With Jiu Jitsu, it is hard to objectively measure your progress, because everyone is progressing alongside you.
The same people that I struggled with when I first started at John Donehue Jiu Jitsu and MMA are the same people that I struggle with now. I still can’t pass Patty’s guard, Nikki still runs rings around me, and Ash still catches me with sneaky submissions from nowhere.
I know that I am improving, that my technical skills and conceptual understanding is growing, but compared to my training partners, it is hard to notice it. This is because we are all on the Jiu Jitsu train – we are all growing and improving together. Since we regularly roll with each other, any new tricks, positions and submissions are quickly spotted and adapted to.
Regrettably life sometimes gets in the way of training. Injury and illness can take us off the mat for extended periods of time or people’s interests may come and go. It is only when a training partner takes an extended break from Jiu Jitsu do I ever see an objective measure of my learning. When they return from that break, I can compare how I used to perform against them, with how I perform now and judge my learning from that.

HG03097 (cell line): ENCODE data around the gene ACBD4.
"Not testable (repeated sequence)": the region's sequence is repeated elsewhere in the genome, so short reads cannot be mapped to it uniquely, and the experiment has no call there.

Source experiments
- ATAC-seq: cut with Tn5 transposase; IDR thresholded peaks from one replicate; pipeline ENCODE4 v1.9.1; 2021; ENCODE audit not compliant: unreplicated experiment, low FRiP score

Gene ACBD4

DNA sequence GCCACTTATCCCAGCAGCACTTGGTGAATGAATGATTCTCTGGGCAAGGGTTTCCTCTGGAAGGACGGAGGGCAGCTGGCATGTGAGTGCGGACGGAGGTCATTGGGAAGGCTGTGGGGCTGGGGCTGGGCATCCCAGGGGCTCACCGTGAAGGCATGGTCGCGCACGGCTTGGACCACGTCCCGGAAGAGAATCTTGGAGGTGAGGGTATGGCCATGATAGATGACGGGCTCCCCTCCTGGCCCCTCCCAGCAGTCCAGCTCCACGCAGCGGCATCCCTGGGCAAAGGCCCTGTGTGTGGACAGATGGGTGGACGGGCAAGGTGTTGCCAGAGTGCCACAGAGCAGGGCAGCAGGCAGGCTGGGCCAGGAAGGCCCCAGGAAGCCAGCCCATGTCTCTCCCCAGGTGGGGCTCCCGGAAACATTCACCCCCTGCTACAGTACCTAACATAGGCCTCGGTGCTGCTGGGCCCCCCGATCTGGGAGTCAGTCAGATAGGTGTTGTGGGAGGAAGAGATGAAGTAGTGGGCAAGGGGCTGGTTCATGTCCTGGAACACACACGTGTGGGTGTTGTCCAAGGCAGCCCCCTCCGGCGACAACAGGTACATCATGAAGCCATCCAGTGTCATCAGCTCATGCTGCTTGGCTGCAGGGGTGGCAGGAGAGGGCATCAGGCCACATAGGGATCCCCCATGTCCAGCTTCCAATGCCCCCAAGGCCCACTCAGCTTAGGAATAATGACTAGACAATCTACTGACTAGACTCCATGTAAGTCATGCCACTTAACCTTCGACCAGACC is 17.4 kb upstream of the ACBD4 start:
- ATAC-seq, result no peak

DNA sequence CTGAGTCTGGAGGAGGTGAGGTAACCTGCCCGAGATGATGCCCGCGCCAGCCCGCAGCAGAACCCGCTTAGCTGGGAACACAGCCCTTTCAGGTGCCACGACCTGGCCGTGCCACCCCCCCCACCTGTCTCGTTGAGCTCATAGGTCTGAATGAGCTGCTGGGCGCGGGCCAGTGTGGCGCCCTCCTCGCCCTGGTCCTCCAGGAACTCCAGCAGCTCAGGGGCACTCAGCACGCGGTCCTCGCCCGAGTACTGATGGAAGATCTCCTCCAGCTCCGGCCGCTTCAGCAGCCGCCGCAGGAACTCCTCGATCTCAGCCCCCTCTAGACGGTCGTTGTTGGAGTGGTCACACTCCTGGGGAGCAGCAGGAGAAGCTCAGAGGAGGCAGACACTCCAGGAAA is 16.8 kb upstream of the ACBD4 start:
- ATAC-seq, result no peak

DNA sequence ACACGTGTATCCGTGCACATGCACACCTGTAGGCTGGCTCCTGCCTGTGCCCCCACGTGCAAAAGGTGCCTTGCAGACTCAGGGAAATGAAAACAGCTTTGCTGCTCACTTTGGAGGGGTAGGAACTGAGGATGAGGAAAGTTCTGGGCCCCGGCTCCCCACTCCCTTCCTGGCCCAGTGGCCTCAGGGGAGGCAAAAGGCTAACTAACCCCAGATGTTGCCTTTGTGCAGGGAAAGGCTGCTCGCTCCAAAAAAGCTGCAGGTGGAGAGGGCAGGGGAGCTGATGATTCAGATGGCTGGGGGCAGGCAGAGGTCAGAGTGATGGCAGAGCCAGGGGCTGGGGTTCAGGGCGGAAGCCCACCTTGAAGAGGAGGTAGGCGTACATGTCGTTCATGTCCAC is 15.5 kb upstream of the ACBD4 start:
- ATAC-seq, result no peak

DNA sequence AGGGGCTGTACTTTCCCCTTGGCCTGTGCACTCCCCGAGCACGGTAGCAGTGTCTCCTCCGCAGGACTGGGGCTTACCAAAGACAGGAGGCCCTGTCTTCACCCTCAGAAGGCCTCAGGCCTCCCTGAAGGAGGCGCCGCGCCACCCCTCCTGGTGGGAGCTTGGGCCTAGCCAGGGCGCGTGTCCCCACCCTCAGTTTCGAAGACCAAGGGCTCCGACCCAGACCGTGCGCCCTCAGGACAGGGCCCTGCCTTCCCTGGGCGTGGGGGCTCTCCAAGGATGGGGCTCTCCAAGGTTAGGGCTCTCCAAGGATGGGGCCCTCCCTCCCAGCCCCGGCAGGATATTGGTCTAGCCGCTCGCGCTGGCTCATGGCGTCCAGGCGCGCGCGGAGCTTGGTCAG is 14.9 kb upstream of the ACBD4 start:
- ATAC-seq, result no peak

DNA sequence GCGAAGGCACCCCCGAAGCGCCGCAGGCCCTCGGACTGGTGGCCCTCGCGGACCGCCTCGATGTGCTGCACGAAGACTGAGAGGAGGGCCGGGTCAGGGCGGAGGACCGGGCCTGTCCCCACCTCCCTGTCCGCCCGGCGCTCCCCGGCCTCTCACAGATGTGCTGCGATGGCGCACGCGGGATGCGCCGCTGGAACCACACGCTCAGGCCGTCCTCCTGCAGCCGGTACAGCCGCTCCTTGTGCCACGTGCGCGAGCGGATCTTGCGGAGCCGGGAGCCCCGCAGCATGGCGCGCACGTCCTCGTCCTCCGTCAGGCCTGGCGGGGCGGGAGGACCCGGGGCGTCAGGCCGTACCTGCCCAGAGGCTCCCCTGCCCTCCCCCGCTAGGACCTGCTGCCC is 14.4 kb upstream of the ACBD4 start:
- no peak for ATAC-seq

I have spoken with many people about their concerns about their perceived lack of improvement. They wonder why, despite training so much, that they are not catching up to the higher ranks. It is because those higher ranks are also training and improving at the same time. Fact is, if everyone keeps training, they may never catch up. This doesn’t mean that they are not improving however.
I hope that in the future, technology will exist that will enable us to roll with our past selves. Tapping past Zac would be highly satisfying and would confirm just how far I have come. Until then, stay on the Jiu Jitsu train! Just keep rolling and you will improve. If you begin to doubt your learning, ask your coach for some words of encouragement, he or she will have seen it happening in real time.
See you on the mats,
In addition to being one of the kids martial arts instructors at John Donehue Jiu Jitsu & MMA, Zachary is also a teacher, writer and mental health advocate, you can see more of his work at www.zachary-phillips.com